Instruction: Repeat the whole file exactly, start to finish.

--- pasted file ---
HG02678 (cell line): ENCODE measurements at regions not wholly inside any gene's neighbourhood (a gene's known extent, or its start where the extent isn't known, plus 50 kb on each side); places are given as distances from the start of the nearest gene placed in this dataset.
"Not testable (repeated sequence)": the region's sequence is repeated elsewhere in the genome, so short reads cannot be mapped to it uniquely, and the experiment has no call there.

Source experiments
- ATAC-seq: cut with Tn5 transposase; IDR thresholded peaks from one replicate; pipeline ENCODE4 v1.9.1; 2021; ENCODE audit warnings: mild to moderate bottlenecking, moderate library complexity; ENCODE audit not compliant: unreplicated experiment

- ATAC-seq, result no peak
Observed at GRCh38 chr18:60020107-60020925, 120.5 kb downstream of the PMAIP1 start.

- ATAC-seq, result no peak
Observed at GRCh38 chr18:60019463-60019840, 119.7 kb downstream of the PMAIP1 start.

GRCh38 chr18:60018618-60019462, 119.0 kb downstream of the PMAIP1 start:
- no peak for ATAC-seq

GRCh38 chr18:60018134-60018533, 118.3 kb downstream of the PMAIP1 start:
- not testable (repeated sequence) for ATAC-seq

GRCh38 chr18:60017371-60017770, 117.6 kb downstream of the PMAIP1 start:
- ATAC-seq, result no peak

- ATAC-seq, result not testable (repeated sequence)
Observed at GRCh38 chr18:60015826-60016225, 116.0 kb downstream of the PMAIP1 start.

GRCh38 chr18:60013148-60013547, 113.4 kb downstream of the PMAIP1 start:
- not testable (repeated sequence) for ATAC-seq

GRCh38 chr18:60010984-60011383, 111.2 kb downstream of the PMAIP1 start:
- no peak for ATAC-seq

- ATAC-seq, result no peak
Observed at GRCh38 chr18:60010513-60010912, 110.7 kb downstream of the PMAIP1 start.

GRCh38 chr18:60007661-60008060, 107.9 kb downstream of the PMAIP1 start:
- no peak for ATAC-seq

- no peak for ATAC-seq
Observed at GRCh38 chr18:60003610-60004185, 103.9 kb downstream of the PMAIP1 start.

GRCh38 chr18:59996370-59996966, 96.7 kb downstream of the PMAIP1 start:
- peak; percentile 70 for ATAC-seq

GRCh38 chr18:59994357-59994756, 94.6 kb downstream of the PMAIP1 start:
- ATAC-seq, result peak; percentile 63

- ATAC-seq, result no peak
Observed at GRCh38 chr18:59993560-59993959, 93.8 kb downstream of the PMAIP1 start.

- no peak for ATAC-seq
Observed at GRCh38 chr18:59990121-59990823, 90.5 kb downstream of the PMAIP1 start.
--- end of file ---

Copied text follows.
HG02678 (cell line): ENCODE measurements at regions not wholly inside any gene's neighbourhood (a gene's known extent, or its start where the extent isn't known, plus 50 kb on each side); places are given as distances from the start of the nearest gene placed in this dataset.
"Not testable (repeated sequence)": the region's sequence is repeated elsewhere in the genome, so short reads cannot be mapped to it uniquely, and the experiment has no call there.

Source experiments
- ATAC-seq: cut with Tn5 transposase; IDR thresholded peaks from one replicate; pipeline ENCODE4 v1.9.1; 2021; ENCODE audit warnings: mild to moderate bottlenecking, moderate library complexity; ENCODE audit not compliant: unreplicated experiment

- ATAC-seq, result no peak
Observed at GRCh38 chr18:60020107-60020925, 120.5 kb downstream of the PMAIP1 start.

- ATAC-seq, result no peak
Observed at GRCh38 chr18:60019463-60019840, 119.7 kb downstream of the PMAIP1 start.

GRCh38 chr18:60018618-60019462, 119.0 kb downstream of the PMAIP1 start:
- no peak for ATAC-seq

GRCh38 chr18:60018134-60018533, 118.3 kb downstream of the PMAIP1 start:
- not testable (repeated sequence) for ATAC-seq

GRCh38 chr18:60017371-60017770, 117.6 kb downstream of the PMAIP1 start:
- ATAC-seq, result no peak

- ATAC-seq, result not testable (repeated sequence)
Observed at GRCh38 chr18:60015826-60016225, 116.0 kb downstream of the PMAIP1 start.

GRCh38 chr18:60013148-60013547, 113.4 kb downstream of the PMAIP1 start:
- not testable (repeated sequence) for ATAC-seq

GRCh38 chr18:60010984-60011383, 111.2 kb downstream of the PMAIP1 start:
- no peak for ATAC-seq

- ATAC-seq, result no peak
Observed at GRCh38 chr18:60010513-60010912, 110.7 kb downstream of the PMAIP1 start.

GRCh38 chr18:60007661-60008060, 107.9 kb downstream of the PMAIP1 start:
- no peak for ATAC-seq

- no peak for ATAC-seq
Observed at GRCh38 chr18:60003610-60004185, 103.9 kb downstream of the PMAIP1 start.

GRCh38 chr18:59996370-59996966, 96.7 kb downstream of the PMAIP1 start:
- peak; percentile 70 for ATAC-seq

GRCh38 chr18:59994357-59994756, 94.6 kb downstream of the PMAIP1 start:
- ATAC-seq, result peak; percentile 63

- ATAC-seq, result no peak
Observed at GRCh38 chr18:59993560-59993959, 93.8 kb downstream of the PMAIP1 start.

- no peak for ATAC-seq
Observed at GRCh38 chr18:59990121-59990823, 90.5 kb downstream of the PMAIP1 start.